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A man from Lancashire who encouraged Islamic extremists to wage jihad in the West, including targeting Prince George and injecting poison in to supermarket ice-cream, has been convicted today (31 May).
Husnain Rashid, 32, posted messages online glorifying successful terrorist atrocities committed by others while encouraging and inciting his readers to plan and commit attacks.
One of his posts included a photograph of Prince George, along with the address of his school, a black silhouette of a jihad fighter and the message ìeven the royal family will not be left aloneî.
His common theme was that attacks could be carried out by one individual acting alone. Rashid suggested perpetrators had the option of using poisons, vehicles, weapons, bombs, chemicals or knives. Rashid uploaded terrorist material to an online library he created with the goal of helping others plan an attack.
He also planned to travel to Turkey and Syria with the intention of fighting in Daesh-controlled territories. He contacted individuals he believed to be in Daesh territory, seeking advice on how to reach Syria and how to obtain the required authorisation necessary to join a fighting group.
Rashid provided one individual who had travelled to Syria and was known online as ìRepunzelî, with information about methods of shooting down aircraft and jamming missile systems.
All the offences relate to Rashidís activities online between October 2016 and his arrest in November 2017.
Rashidís trial started on 23 May at Woolwich Crown Court but he changed his plea to guilty on four counts on 31 May. He will be sentenced on 28 June.
Sue Hemming from the CPS said: ìHusnain Rashid is an extremist who not only sought to encourage others to commit attacks on targets in the West but was planning to travel aboard so he could fight himself.
ìHe tried to argue that he had not done anything illegal but with the overwhelming weight of evidence against him he changed his plea to guilty.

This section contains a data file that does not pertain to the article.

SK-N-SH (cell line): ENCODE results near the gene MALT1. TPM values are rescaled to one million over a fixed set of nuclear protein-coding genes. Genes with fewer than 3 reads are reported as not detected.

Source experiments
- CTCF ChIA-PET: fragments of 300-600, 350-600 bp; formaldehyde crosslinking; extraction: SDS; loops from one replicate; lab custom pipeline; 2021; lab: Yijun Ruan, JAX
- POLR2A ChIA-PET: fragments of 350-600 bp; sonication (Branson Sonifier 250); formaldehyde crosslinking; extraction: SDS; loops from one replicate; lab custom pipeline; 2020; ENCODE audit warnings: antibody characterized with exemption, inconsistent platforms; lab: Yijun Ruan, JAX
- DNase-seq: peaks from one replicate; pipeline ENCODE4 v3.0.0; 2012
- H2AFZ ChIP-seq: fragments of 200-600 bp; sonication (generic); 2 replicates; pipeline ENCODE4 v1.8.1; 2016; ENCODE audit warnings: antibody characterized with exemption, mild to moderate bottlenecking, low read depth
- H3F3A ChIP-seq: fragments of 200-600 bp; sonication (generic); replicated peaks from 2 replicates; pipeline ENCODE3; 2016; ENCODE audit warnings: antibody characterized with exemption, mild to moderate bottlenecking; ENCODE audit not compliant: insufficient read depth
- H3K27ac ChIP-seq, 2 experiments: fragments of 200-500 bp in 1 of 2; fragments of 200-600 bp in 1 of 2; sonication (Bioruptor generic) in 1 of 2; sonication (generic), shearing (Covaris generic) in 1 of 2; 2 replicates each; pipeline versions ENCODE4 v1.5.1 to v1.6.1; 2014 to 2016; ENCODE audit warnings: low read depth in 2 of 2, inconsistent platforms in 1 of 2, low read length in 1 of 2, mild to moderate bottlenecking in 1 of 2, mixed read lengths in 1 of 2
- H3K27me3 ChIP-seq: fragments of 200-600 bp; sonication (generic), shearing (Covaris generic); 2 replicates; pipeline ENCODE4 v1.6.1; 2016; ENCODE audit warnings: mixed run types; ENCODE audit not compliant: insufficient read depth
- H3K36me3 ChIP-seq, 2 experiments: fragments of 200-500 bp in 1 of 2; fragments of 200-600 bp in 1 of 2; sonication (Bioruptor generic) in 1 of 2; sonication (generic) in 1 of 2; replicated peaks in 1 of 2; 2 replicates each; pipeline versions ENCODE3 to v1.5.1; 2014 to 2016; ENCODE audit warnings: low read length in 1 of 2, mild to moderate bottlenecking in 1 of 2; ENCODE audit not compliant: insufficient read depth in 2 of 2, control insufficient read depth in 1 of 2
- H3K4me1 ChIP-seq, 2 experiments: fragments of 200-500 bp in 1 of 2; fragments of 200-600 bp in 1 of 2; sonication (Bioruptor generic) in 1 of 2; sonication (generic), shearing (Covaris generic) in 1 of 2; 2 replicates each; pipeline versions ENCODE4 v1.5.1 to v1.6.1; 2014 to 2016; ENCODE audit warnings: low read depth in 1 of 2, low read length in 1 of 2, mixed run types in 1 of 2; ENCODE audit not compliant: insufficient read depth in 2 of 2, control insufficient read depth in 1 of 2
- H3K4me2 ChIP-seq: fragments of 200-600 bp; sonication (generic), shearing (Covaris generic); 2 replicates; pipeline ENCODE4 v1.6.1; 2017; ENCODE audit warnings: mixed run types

ìThe judge will now deci
Greater Manchester Police
A man from Lancashire who encouraged Islamic extremists to wage jihad in the West, including targeting Prince George and injecting poison in to supermarket ice-cream, has been convicted today (31 May). Husnain Rashid, 32, posted messages online glorifying successful terrorist atrocities committed by others while encouraging and inciting his readers to plan and commit attacks. One of his posts included a photograph of Prince George, along with the address of his school, a black silhouette of a jihad fighter and the message ìeven the royal family will not be left aloneî. His common theme was that attacks could be carried out by one individual acting alone. Rashid suggested perpetrators had the option of using poisons, vehicles, weapons, bombs, chemicals or knives. Rashid uploaded terrorist material to an online library he created with the goal of helping others plan an attack. He also planned to travel to Turkey and Syria with the intention of fighting in Daesh-controlled territories. He contacted individuals he believed to be in Daesh territory, seeking advice on how to reach Syria and how to obtain the required authorisation necessary to join a fighting group. Rashid provided one individual who had travelled to Syria and was known online as ìRepunzelî, with information about methods of shooting down aircraft and jamming missile systems. All the offences relate to Rashidís activities online between October 2016 and his arrest in November 2017. Rashidís trial started on 23 May at Woolwich Crown Court but he changed his plea to guilty on four counts on 31 May. He will be sentenced on 28 June. Sue Hemming from the CPS said: ìHusnain Rashid is an extremist who not only sought to encourage others to commit attacks on targets in the West but was planning to travel aboard so he could fight himself. ìHe tried to argue that he had not done anything illegal but with the overwhelming weight of evidence against him he changed his plea to guilty. ìThe judge will now deci